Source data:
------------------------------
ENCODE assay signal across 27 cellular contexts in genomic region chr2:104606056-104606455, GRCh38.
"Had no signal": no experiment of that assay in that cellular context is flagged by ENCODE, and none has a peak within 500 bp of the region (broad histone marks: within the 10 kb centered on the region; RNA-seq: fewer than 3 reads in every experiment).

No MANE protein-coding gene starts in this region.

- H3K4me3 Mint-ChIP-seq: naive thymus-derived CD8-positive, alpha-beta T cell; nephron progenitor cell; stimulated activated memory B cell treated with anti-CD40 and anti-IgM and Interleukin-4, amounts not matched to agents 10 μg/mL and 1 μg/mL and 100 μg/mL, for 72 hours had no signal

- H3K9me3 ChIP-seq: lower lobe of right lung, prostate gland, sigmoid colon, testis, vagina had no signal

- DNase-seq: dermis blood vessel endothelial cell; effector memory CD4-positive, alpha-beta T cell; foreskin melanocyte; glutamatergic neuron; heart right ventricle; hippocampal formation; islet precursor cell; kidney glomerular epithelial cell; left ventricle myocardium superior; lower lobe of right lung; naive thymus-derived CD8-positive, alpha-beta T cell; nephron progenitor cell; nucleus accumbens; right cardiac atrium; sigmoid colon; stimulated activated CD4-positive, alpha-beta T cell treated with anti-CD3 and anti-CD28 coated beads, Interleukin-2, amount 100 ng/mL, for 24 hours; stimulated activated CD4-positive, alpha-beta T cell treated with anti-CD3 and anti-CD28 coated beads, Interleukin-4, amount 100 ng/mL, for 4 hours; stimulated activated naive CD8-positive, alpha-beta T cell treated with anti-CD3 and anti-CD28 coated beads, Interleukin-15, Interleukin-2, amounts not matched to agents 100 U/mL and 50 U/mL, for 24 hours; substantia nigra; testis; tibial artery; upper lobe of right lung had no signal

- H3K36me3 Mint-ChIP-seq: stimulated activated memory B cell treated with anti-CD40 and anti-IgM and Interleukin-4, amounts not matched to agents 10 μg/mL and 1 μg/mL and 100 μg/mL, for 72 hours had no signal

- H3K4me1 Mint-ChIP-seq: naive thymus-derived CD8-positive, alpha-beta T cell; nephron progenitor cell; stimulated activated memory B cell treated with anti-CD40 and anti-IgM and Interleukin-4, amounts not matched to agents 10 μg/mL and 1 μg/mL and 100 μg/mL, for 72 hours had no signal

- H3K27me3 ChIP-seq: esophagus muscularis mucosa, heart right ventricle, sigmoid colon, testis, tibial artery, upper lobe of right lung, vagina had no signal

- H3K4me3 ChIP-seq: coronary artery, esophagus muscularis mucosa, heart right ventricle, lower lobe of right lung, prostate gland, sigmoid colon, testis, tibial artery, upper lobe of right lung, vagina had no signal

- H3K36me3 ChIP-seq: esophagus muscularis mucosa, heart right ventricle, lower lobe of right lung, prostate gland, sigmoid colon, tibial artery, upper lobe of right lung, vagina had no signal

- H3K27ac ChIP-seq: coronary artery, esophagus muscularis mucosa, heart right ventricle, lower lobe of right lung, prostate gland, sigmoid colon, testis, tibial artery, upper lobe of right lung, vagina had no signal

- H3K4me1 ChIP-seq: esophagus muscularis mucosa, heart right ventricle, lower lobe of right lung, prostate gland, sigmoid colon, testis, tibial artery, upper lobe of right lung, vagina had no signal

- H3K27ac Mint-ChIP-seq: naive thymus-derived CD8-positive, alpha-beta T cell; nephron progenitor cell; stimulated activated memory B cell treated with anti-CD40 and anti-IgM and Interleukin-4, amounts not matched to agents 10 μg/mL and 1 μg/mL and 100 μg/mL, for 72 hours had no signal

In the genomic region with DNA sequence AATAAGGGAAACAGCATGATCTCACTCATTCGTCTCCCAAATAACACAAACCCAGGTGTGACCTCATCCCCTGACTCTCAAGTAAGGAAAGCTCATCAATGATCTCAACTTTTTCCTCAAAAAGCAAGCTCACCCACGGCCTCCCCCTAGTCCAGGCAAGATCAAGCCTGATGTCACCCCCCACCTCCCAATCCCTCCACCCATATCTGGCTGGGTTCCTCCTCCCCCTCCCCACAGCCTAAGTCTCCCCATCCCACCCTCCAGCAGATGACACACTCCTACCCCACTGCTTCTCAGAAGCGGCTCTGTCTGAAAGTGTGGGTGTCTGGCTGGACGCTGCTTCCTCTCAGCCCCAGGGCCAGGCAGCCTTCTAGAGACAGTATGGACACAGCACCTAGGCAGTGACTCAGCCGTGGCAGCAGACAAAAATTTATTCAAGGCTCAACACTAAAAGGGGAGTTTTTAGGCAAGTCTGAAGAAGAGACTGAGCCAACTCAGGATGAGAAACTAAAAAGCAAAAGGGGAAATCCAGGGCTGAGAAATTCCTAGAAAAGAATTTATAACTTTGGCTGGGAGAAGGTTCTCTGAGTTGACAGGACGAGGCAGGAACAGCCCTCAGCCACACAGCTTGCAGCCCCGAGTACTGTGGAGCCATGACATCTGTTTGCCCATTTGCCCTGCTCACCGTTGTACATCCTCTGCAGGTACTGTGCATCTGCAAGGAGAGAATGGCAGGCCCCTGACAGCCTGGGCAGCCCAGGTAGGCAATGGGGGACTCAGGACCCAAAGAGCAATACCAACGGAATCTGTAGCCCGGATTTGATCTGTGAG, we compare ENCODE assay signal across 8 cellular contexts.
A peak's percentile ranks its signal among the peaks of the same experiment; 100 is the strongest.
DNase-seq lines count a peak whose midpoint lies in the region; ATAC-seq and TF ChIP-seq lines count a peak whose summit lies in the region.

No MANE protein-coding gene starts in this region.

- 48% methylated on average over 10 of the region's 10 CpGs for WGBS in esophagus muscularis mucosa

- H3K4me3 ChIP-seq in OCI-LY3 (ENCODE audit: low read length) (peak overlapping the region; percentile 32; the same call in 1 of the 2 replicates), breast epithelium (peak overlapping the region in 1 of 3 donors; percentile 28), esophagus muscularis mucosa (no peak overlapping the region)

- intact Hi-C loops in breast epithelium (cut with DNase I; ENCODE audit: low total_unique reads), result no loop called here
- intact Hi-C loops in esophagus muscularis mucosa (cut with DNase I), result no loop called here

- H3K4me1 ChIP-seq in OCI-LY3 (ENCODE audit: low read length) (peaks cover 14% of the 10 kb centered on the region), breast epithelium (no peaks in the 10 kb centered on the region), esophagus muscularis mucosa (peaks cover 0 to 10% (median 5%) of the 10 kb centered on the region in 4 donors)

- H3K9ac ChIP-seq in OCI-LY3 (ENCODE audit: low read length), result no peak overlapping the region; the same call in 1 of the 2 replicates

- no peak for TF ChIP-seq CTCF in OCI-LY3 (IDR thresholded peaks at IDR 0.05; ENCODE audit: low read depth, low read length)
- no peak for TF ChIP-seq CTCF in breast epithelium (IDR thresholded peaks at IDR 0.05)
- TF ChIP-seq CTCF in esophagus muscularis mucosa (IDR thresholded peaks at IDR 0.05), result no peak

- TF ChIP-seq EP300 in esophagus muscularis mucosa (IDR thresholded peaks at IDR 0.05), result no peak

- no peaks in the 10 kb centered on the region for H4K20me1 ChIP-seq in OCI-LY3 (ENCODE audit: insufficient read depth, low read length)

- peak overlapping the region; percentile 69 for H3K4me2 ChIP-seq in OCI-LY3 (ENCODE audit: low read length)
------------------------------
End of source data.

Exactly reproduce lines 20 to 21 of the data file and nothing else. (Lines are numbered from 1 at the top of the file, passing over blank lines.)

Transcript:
- H3K4me3 ChIP-seq in OCI-LY3 (ENCODE audit: low read length) (peak overlapping the region; percentile 32; the same call in 1 of the 2 replicates), breast epithelium (peak overlapping the region in 1 of 3 donors; percentile 28), esophagus muscularis mucosa (no peak overlapping the region)

- intact Hi-C loops in breast epithelium (cut with DNase I; ENCODE audit: low total_unique reads), result no loop called here